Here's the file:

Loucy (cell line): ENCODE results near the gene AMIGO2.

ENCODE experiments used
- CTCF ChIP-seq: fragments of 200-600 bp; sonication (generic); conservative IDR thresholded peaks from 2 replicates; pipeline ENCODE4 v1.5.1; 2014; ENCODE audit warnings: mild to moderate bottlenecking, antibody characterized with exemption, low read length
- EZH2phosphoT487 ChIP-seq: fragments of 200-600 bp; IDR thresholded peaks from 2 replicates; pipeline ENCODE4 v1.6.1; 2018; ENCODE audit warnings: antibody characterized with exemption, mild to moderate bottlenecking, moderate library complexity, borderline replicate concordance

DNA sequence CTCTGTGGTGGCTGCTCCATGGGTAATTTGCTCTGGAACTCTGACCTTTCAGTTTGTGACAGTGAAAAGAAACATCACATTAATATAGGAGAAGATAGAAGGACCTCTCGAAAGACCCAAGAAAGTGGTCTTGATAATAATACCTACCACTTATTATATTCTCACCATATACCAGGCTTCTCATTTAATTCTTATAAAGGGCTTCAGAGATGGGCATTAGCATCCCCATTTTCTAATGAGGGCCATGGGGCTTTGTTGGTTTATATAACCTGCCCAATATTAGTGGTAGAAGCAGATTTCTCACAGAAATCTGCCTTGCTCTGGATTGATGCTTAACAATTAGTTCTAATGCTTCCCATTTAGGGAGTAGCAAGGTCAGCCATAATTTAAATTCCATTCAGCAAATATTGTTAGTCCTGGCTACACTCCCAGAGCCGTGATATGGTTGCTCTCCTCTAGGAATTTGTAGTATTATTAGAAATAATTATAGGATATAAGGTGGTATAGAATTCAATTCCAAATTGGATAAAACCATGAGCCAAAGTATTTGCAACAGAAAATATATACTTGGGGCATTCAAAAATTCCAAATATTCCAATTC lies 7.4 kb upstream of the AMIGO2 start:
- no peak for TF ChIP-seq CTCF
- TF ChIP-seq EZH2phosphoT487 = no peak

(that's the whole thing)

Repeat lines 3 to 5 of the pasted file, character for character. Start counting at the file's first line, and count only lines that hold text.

- CTCF ChIP-seq: fragments of 200-600 bp; sonication (generic); conservative IDR thresholded peaks from 2 replicates; pipeline ENCODE4 v1.5.1; 2014; ENCODE audit warnings: mild to moderate bottlenecking, antibody characterized with exemption, low read length
- EZH2phosphoT487 ChIP-seq: fragments of 200-600 bp; IDR thresholded peaks from 2 replicates; pipeline ENCODE4 v1.6.1; 2018; ENCODE audit warnings: antibody characterized with exemption, mild to moderate bottlenecking, moderate library complexity, borderline replicate concordance

DNA sequence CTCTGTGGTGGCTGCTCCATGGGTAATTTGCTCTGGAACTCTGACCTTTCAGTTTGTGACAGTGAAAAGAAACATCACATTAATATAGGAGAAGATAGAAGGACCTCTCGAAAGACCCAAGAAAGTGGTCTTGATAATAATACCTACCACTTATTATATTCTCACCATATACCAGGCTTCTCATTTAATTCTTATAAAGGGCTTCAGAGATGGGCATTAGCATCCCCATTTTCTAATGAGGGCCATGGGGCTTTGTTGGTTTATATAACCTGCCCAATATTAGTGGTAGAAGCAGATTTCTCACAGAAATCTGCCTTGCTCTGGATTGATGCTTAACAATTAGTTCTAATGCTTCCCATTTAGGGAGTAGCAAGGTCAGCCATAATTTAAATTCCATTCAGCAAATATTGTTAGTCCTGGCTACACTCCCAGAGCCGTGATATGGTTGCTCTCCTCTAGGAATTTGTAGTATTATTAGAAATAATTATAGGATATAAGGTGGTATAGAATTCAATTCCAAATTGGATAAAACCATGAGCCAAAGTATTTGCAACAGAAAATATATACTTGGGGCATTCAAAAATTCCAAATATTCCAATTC lies 7.4 kb upstream of the AMIGO2 start: